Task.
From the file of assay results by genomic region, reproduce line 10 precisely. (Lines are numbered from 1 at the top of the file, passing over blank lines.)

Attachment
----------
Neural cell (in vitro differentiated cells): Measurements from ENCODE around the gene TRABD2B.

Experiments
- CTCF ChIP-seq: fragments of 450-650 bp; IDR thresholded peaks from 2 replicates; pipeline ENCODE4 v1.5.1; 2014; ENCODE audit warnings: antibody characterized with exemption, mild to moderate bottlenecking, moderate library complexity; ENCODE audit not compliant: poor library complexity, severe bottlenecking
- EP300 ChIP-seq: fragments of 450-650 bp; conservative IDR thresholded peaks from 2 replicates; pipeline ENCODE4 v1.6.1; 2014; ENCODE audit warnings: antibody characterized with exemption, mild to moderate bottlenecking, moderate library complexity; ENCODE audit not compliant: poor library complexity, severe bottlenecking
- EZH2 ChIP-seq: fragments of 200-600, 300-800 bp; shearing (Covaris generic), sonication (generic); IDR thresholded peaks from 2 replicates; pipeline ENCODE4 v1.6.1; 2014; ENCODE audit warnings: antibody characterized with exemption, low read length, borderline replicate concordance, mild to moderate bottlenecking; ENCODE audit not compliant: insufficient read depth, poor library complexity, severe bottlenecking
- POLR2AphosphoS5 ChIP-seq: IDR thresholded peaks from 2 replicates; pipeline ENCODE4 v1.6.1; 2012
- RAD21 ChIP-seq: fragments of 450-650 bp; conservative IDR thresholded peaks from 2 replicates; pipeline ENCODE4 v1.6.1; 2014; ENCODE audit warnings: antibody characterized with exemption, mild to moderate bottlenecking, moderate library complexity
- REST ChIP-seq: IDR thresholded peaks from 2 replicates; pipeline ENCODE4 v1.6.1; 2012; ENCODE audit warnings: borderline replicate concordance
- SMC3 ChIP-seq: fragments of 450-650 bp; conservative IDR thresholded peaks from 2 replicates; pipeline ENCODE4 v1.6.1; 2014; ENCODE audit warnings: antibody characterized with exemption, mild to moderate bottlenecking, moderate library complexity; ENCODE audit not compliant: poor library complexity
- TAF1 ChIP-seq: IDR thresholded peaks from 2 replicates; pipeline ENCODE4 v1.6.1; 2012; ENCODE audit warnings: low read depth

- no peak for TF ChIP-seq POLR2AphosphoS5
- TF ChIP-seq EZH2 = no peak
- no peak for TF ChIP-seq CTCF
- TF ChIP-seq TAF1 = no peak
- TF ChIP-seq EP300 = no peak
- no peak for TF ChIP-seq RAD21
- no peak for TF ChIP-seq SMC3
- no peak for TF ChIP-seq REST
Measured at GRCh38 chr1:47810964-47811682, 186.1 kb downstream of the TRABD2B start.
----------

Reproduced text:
- TAF1 ChIP-seq: IDR thresholded peaks from 2 replicates; pipeline ENCODE4 v1.6.1; 2012; ENCODE audit warnings: low read depth